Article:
Teaching Software Componentization: A Bar Chart Java Bean

By Mitri, Michel | Journal of Information Systems Education, Winter 2010 | Go to article overview
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Teaching Software Componentization: A Bar Chart Java Bean


Mitri, Michel, Journal of Information Systems Education


1. INTRODUCTION

Modern-day software applications can be characterized as assemblages of portable software components. This has led to a new approach to software development, often called Component Based Development (CBD), which facilitates software reuse (Ratchivadranand and Rothenberger, 2003). The CBD approach is gradually working its way into programming curricula (Cunningham et al, 2 003; Howe et al, 2004).

Most college-level computer programming classes in information systems curricula go into a fair amount of detail in building applications that use software components. A classic example would be in most Java courses, where students learn how to use many of the Swing GUI components (http://java.sun.com/javase/6/docs/api/javax/ swing/package-summary.html). Similarly, Microsoft's .NET API includes a broad collection of graphical components (called "controls" in the Microsoft world), for both Windows and Web applications, that are covered in programming courses using the .NET platform (http://msdn. microsoft.com/en-us/library/ms229335(v=VS.90).aspx). Learning how to use these components involves instantiation, placement in forms and containers, viewing and manipulating their properties, invoking behaviors via method calls, and responding to events generated by the components. These are the skill that most students get comprehensive training and practice in during their programming coursework. It is far less common to teach students how to actually build these components, which would involve designing and implementing the very properties, behaviors, and event-generation algorithms that would be necessary to deliver to applications using the components. In other words, seeing "the other side of the coin" is a gap in the knowledge of most students graduating from a CIS curriculum.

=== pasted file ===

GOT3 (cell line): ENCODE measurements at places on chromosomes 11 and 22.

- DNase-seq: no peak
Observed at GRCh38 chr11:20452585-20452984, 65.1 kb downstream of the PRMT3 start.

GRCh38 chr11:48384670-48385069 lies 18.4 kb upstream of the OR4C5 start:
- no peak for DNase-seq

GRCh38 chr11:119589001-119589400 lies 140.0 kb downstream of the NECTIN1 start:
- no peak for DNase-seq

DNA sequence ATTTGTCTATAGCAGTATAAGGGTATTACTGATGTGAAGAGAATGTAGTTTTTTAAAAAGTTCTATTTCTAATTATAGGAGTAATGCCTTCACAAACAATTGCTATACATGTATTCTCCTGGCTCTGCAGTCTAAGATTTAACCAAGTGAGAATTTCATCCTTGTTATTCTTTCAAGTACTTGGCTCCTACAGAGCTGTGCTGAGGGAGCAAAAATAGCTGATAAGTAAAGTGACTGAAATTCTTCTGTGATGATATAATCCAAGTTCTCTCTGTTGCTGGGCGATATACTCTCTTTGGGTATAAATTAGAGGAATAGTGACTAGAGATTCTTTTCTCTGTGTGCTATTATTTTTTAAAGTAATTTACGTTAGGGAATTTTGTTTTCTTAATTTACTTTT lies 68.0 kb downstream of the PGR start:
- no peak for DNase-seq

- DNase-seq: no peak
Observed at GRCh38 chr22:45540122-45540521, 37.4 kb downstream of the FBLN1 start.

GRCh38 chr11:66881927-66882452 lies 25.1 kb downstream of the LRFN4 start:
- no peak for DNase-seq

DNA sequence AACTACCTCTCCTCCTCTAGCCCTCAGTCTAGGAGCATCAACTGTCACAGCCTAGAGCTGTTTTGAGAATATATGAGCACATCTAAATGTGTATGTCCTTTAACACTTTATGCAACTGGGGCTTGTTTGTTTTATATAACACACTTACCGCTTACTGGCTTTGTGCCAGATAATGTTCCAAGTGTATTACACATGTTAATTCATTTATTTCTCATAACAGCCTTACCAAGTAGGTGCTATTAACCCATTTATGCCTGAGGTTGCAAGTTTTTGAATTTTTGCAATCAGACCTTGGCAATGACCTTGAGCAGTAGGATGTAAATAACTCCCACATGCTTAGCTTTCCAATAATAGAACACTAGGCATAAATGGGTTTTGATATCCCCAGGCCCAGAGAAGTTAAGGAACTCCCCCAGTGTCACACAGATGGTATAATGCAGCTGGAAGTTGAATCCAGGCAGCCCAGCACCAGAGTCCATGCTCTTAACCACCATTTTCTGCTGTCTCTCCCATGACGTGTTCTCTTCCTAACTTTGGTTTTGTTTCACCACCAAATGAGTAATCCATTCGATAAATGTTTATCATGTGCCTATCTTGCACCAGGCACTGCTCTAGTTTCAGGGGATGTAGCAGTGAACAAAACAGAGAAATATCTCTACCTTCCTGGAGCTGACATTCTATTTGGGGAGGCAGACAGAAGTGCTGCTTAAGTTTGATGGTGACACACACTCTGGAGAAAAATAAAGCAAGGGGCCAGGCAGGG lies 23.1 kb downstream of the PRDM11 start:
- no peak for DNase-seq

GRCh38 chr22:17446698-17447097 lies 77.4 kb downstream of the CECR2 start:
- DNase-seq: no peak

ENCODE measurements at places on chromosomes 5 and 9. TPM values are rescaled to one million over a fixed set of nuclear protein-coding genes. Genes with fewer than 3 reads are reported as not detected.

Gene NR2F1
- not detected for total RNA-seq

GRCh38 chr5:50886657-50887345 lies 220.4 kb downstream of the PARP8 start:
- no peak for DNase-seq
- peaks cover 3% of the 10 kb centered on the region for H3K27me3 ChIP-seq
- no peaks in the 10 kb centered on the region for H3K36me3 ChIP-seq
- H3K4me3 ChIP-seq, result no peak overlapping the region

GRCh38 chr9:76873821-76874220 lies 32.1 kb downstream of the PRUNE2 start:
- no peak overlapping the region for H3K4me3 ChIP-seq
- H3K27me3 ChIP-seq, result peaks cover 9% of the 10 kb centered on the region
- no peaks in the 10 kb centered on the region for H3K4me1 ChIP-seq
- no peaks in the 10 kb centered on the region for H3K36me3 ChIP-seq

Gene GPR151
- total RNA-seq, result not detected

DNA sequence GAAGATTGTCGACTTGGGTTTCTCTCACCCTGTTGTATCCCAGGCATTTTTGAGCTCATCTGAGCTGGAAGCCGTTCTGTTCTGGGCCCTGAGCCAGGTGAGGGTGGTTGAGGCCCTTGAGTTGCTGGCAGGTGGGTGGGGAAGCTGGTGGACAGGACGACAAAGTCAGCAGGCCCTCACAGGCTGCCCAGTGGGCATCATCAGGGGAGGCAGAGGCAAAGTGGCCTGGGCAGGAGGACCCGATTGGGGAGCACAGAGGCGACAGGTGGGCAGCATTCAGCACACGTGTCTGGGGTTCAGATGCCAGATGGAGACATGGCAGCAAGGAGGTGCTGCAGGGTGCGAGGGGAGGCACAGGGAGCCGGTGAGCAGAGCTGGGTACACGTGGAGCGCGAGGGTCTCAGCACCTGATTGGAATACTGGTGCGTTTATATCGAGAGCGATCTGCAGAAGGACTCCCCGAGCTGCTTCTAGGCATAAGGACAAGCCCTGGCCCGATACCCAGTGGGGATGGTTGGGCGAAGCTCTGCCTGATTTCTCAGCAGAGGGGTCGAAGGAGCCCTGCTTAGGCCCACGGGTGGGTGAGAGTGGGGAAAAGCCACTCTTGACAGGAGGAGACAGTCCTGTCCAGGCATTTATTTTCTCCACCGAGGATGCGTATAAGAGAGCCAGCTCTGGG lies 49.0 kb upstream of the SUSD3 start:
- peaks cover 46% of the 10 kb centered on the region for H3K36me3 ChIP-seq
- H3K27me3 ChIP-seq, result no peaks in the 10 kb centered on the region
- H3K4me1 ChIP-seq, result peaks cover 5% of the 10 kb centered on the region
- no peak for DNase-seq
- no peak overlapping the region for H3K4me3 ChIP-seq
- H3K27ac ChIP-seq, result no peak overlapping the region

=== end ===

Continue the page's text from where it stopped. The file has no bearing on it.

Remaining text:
This paper presents a sequence of two programming assignments that cover both sides of the coin, the component construction and the component usage. The first involves creation of a component that implements a bar chart, utilizing arrays of numbers and strings for the bar values and labels. In this assignment, students perform graphics programming, and implement listener registration and notification algorithms. The second assignment involves use of the bar chart component in an application that performs grouped aggregate queries on a database, generates the bar chart based on this aggregation and grouping, and responds to a user's click on a particular bar in order to obtain detailed information about the corresponding group.

In the following sections, I will discuss the pedagogical benefits of the component-building-and-use approach, describe the bar chart component in general, and outline the programming tasks involved in creating and using the bar chart.

2. PEDAGOGICAL BENEFITS OF IMPLEMENTING AND USING JAVA-BASED GRAPHICAL SOFTWARE COMPONENTS

In the Java world, graphical software components are implemented as JavaBeans (Liang 2009 pp1049-1064). For example, all of the Swing GUI classes in the Java Class Library are JavaBeans. JavaBeans are useful for rapid application development (RAD), because they provide developers with ready-made modular functional units that can typically be embedded in Java applications through an Integrated Development Environment's (IDE) form-building design tools. NetBeans, Eclipse, and JBuilder are examples of Java IDE's that include form-builders enabling JavaBean drag-and-drop design features.

JavaBeans are specially configured Java classes that involve the following characteristics: (1) they must be implemented as public classes; (2) they must include default constructors (i.e. constructors that take no arguments; (3) they must be serializable (i.e. implement the Serializable interface); (4) they will typically include properties involving private member variables with associated accessor and mutator methods; and (5) they will typically generate events, and therefore include associated Listener interfaces and public registration and deregistration facilities (Liang 2009, p1050).

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